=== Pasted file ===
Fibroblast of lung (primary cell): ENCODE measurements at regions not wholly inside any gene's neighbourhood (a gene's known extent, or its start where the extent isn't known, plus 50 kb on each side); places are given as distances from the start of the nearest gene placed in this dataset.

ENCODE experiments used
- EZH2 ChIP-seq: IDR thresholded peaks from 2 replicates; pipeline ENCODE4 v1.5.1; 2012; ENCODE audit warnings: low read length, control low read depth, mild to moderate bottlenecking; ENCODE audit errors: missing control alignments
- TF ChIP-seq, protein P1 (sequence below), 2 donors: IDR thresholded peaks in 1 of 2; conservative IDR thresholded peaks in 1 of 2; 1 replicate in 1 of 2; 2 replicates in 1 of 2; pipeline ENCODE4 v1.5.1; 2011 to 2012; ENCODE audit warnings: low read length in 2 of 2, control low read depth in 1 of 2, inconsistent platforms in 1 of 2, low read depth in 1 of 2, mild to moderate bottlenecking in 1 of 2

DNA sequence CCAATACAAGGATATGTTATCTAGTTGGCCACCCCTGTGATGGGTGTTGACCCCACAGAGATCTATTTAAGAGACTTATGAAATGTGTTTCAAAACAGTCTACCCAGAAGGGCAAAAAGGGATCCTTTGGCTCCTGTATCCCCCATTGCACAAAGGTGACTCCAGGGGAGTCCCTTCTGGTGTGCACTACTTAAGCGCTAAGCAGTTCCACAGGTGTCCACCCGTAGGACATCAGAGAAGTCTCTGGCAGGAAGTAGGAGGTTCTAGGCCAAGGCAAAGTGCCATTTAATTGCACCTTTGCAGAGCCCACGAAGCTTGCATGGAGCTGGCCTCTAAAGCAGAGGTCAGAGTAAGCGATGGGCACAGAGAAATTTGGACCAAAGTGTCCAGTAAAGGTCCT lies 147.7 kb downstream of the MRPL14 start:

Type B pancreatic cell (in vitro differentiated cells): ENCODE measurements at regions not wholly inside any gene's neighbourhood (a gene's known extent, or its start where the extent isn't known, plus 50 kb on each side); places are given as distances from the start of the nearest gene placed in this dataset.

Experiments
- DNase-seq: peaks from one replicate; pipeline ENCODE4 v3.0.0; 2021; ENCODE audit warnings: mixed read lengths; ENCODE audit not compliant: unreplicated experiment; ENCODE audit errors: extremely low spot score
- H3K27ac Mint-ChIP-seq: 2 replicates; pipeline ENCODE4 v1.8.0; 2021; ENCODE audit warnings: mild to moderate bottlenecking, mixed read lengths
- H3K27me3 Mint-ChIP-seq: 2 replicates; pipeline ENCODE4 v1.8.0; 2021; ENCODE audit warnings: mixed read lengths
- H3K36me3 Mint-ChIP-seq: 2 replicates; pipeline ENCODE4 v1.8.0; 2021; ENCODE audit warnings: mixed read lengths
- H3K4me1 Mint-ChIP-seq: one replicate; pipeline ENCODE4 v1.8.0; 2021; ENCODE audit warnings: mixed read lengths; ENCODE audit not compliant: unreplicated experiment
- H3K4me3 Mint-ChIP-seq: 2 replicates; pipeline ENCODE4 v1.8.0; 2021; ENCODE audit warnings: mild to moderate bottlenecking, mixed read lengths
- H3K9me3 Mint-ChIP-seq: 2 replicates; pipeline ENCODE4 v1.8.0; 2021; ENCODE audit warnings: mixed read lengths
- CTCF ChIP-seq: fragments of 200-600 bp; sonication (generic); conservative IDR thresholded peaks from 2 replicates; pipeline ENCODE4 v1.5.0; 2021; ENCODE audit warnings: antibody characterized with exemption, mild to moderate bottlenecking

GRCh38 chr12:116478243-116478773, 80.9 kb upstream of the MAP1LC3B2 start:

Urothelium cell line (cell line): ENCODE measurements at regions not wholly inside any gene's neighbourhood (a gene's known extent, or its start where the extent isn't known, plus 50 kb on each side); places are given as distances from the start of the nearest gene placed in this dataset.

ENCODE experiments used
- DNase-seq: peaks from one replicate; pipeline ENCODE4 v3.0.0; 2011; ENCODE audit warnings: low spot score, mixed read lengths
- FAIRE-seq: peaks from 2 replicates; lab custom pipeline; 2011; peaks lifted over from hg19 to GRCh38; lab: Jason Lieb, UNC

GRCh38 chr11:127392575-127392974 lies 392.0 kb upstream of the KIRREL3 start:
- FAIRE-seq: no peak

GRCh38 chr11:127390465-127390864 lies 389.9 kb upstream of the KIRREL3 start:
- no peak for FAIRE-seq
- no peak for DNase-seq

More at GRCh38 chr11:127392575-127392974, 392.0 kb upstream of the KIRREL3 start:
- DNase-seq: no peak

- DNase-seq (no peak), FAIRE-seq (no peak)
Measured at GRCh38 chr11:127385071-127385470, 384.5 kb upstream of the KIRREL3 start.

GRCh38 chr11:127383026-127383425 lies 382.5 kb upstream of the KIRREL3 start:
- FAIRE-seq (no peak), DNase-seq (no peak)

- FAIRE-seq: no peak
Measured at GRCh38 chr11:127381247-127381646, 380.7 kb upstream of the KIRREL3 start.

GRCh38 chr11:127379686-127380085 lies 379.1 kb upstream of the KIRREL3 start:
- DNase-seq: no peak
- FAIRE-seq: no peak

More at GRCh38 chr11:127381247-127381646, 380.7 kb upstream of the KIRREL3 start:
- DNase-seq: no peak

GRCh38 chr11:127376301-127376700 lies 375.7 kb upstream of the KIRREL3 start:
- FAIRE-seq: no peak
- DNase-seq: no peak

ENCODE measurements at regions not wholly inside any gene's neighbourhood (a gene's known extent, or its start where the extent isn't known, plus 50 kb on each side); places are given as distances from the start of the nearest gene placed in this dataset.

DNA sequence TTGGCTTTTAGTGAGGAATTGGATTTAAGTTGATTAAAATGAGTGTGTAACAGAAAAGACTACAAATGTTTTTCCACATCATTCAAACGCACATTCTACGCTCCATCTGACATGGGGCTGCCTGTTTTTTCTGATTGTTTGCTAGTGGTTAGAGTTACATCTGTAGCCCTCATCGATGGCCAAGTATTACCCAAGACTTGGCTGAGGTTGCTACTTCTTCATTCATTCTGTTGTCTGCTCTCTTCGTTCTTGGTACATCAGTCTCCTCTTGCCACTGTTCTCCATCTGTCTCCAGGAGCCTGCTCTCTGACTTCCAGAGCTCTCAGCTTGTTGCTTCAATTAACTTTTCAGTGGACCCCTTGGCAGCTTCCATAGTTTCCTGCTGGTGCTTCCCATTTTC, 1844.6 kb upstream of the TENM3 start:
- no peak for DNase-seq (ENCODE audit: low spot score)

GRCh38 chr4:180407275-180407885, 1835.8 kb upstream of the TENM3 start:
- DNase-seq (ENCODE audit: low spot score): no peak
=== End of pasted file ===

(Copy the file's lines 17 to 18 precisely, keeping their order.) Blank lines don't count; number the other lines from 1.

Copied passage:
Urothelium cell line (cell line): ENCODE measurements at regions not wholly inside any gene's neighbourhood (a gene's known extent, or its start where the extent isn't known, plus 50 kb on each side); places are given as distances from the start of the nearest gene placed in this dataset.

ENCODE experiments used